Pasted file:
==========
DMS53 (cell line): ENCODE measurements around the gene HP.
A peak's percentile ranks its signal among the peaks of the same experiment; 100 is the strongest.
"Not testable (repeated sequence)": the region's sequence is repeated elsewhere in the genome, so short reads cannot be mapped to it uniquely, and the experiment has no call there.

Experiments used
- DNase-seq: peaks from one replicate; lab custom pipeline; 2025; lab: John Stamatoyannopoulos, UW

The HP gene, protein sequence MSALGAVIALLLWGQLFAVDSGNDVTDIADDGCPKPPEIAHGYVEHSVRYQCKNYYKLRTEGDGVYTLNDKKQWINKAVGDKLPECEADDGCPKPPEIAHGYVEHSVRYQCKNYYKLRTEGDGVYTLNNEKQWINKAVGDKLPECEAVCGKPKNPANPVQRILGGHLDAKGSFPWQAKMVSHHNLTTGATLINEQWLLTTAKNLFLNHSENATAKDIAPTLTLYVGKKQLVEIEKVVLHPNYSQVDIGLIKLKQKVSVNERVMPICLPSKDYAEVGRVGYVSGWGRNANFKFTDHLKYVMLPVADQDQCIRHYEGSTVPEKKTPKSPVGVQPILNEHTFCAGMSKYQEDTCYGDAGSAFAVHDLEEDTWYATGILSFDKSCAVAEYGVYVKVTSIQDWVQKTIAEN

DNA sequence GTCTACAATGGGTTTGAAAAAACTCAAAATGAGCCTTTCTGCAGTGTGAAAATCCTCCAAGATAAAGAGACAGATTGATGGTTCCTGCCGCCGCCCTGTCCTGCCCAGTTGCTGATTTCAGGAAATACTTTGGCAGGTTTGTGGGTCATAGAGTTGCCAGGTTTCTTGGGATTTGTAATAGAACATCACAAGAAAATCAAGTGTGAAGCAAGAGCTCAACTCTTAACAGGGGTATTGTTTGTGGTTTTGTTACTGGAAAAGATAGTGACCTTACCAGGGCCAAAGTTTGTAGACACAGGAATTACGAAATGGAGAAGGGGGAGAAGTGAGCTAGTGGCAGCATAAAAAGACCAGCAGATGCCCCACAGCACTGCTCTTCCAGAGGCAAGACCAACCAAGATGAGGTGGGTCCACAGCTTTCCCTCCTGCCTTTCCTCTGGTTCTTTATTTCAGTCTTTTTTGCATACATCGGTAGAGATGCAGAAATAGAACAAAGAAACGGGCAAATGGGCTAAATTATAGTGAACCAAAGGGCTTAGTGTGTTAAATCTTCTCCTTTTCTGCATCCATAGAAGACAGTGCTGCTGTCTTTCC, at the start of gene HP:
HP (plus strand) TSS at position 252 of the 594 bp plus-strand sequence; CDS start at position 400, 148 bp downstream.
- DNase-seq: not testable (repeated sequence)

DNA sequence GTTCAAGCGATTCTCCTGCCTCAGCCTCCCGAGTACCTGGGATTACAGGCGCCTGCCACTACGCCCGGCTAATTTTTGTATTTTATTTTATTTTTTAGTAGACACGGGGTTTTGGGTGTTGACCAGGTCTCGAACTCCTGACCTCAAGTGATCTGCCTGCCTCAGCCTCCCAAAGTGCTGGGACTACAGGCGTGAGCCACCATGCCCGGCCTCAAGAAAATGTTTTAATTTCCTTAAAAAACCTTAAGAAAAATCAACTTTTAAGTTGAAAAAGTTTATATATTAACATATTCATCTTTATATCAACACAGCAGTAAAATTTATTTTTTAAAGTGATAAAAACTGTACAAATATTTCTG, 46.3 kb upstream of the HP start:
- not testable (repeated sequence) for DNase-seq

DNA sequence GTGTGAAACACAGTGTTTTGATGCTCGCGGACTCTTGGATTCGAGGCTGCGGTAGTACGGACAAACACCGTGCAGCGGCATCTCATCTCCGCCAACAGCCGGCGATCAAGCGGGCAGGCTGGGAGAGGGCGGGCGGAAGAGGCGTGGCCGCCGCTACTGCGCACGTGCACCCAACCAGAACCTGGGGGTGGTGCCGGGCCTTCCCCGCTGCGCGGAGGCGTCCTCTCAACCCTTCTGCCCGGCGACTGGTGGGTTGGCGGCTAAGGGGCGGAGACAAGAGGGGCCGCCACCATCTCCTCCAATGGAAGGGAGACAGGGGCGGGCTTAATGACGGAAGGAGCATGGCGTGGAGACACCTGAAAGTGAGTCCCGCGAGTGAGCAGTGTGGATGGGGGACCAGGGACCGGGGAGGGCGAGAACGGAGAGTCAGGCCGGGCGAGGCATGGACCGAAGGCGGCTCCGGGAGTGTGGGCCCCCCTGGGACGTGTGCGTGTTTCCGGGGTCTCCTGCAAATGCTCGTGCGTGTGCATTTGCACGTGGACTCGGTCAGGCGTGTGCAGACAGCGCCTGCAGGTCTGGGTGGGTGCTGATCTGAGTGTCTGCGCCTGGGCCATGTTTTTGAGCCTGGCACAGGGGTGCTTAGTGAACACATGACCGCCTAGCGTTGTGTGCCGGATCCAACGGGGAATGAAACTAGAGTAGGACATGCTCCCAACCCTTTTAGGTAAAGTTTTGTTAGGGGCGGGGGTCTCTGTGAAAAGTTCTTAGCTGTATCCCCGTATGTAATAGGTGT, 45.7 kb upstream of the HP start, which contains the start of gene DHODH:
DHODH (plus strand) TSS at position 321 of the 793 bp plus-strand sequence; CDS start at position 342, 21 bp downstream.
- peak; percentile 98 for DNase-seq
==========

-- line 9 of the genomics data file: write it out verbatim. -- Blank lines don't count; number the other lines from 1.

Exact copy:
- DNase-seq: not testable (repeated sequence)